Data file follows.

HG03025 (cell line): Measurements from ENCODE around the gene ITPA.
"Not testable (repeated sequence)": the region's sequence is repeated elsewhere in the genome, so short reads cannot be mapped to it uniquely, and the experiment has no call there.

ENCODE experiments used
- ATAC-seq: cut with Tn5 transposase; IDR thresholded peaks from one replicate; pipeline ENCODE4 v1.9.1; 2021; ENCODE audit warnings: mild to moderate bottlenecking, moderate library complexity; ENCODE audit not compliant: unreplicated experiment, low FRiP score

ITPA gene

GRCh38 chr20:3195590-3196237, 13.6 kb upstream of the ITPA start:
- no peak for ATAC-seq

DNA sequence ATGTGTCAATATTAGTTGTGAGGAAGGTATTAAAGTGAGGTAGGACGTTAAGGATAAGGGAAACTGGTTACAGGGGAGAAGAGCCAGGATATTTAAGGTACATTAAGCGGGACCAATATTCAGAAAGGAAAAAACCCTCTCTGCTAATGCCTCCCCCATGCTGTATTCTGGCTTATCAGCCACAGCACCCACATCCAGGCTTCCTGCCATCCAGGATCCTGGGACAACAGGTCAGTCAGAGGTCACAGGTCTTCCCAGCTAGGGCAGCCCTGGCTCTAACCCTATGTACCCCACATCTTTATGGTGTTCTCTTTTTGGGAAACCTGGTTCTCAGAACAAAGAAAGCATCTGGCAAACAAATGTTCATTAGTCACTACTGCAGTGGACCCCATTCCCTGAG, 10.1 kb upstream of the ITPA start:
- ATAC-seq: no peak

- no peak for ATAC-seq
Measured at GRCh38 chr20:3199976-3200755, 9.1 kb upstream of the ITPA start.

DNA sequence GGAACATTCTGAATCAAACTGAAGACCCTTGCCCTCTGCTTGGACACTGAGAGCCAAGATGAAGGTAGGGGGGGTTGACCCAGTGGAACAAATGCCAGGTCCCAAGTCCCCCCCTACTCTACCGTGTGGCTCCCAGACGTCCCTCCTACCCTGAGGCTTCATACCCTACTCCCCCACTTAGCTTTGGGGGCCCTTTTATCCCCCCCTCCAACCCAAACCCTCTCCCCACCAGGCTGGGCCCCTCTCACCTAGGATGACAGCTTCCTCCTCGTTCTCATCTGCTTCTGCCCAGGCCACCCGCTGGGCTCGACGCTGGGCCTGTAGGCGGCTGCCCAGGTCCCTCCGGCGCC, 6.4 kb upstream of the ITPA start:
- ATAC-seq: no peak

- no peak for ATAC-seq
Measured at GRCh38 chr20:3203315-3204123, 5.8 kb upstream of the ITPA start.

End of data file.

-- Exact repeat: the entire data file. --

HG03025 (cell line): Measurements from ENCODE around the gene ITPA.
"Not testable (repeated sequence)": the region's sequence is repeated elsewhere in the genome, so short reads cannot be mapped to it uniquely, and the experiment has no call there.

ENCODE experiments used
- ATAC-seq: cut with Tn5 transposase; IDR thresholded peaks from one replicate; pipeline ENCODE4 v1.9.1; 2021; ENCODE audit warnings: mild to moderate bottlenecking, moderate library complexity; ENCODE audit not compliant: unreplicated experiment, low FRiP score

ITPA gene

GRCh38 chr20:3195590-3196237, 13.6 kb upstream of the ITPA start:
- no peak for ATAC-seq

DNA sequence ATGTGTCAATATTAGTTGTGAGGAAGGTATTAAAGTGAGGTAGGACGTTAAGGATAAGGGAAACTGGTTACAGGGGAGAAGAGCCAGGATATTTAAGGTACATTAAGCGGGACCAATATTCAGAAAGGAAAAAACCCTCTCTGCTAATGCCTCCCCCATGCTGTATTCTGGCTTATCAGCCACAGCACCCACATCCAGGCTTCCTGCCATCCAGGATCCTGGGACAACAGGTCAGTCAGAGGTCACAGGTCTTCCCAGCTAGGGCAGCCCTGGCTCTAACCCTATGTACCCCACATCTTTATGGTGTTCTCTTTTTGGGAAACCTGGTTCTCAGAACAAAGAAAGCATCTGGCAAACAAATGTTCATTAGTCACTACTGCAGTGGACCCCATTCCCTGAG, 10.1 kb upstream of the ITPA start:
- ATAC-seq: no peak

- no peak for ATAC-seq
Measured at GRCh38 chr20:3199976-3200755, 9.1 kb upstream of the ITPA start.

DNA sequence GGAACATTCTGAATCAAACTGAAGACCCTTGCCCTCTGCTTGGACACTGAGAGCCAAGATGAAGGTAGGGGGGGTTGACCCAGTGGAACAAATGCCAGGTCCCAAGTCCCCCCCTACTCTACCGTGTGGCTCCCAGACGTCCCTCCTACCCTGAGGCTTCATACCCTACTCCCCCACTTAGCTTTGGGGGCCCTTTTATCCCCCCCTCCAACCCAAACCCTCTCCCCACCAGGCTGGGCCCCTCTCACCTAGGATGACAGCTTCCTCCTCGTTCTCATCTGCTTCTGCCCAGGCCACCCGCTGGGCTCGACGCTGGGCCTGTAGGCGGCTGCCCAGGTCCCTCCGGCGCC, 6.4 kb upstream of the ITPA start:
- ATAC-seq: no peak

- no peak for ATAC-seq
Measured at GRCh38 chr20:3203315-3204123, 5.8 kb upstream of the ITPA start.